Vaccinations are one of the greatest public health achievements of the 20th century, leading to a reduction in morbidity and mortality associated with the infectious diseases they prevent. Unfortunately, vaccination rates within the U.S. have been declining, and many of these vaccine-preventable diseases are again on the rise. Due to this, methods to increase vaccination rates are being explored. Vaccine standing orders are one method being employed. This pilot study explored the effects vaccine standing orders placed in the electronic medical record (EMR) had on the number of pediatric vaccinations administered in one South Dakota clinic.
Nursing staff reviewed the EMR and state records to determine what immunizations the pediatric patients, defined as those 18 years of age and under, were due for according to the Center for Disease Control’s (CDC) recommended vaccination schedule. They then placed vaccine standing orders in the EMR for each delinquent vaccination based on these findings. The number of vaccines administered during a five-month period before (Jan. 1 – May 31, 2019) and a five-month period after (June 1 – Oct.31, 2019) implementation of standing orders were compared. Results were analyzed using an independent samples t-test.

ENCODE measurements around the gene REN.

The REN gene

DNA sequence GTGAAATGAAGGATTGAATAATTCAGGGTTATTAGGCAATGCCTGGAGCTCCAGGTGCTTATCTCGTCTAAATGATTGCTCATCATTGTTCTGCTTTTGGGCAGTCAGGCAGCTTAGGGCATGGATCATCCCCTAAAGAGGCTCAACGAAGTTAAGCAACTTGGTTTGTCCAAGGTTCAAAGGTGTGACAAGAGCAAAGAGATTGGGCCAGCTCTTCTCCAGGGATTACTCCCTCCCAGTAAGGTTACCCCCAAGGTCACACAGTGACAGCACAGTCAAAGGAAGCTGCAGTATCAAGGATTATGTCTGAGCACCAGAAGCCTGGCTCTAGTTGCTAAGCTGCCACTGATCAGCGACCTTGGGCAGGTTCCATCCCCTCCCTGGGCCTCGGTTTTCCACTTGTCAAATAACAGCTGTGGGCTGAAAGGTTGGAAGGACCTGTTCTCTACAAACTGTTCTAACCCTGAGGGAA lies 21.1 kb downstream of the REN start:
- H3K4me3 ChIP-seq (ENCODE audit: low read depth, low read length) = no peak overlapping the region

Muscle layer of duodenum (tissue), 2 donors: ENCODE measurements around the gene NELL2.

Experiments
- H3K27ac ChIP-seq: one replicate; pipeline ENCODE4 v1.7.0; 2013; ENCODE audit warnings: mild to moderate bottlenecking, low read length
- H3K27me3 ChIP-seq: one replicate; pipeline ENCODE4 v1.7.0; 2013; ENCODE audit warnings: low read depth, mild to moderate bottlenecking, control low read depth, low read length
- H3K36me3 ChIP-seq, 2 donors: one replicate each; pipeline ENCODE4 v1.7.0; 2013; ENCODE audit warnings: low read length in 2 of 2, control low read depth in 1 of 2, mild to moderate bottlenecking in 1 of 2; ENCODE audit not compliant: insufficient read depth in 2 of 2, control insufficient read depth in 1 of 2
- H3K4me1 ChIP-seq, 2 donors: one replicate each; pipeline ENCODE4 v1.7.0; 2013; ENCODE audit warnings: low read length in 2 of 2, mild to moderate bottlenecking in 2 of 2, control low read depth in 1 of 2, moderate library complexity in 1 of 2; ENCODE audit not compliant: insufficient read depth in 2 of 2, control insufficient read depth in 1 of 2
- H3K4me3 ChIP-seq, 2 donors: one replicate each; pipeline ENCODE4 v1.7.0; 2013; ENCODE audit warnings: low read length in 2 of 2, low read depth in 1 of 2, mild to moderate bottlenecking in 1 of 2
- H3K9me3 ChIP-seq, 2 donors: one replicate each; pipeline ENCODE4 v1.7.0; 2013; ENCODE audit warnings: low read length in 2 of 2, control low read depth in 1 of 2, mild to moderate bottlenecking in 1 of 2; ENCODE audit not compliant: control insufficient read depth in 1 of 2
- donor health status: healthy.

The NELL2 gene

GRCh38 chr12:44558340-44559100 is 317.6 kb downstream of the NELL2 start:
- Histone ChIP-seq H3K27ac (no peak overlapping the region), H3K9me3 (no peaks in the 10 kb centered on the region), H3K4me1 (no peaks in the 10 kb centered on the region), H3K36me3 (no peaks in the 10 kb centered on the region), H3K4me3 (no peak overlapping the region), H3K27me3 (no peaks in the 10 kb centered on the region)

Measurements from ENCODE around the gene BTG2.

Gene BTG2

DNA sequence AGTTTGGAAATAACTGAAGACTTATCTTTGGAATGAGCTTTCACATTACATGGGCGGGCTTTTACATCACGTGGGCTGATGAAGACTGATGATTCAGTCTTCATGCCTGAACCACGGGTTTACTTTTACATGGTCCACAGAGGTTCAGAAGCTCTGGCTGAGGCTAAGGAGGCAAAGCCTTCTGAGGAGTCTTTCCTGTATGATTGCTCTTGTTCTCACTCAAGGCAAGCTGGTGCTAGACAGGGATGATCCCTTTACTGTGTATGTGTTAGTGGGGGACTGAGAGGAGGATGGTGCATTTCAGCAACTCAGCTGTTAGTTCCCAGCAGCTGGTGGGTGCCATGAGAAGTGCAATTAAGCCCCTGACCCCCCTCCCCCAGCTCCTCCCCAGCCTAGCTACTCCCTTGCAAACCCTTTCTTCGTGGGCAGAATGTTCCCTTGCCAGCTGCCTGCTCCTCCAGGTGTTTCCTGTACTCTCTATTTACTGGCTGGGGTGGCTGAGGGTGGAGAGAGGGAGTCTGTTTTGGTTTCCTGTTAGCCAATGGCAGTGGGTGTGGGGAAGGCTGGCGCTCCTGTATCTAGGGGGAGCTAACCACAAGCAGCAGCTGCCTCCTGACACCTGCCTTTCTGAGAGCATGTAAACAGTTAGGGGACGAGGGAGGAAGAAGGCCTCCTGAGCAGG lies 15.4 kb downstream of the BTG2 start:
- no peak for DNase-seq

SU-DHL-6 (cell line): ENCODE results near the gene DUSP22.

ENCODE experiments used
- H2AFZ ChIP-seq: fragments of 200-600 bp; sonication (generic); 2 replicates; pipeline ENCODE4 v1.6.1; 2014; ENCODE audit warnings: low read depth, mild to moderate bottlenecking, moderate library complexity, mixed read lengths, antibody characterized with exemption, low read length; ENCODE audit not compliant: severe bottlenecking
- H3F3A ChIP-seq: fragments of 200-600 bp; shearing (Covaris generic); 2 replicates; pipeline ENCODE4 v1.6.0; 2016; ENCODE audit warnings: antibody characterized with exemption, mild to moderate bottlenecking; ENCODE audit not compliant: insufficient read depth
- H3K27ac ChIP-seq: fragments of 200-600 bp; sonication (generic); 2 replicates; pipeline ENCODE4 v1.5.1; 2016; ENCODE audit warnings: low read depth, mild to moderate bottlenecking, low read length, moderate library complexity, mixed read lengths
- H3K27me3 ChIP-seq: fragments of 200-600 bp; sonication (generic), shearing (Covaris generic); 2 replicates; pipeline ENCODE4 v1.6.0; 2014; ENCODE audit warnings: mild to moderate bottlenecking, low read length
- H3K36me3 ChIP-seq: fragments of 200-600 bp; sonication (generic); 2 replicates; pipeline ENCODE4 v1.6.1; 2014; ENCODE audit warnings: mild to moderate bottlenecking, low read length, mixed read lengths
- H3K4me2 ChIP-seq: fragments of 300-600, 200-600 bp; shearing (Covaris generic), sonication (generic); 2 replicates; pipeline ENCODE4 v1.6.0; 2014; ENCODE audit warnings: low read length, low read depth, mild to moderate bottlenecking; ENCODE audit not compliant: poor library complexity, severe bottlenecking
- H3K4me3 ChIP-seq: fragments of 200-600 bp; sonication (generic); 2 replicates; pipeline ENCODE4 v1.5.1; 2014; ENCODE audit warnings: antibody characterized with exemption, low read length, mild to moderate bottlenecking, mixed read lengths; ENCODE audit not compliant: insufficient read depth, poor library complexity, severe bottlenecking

The absolute number of vaccinations administered after standing orders were instituted was greater than those administered prior to standing orders. The average number of vaccines given per month more than doubled, resulting in a statistically significant increase in vaccination rates by 117 percent.
This pilot study demonstrated a significant increase in the number of immunizations administered with the use of standing orders.

Copyright© South Dakota State Medical Association.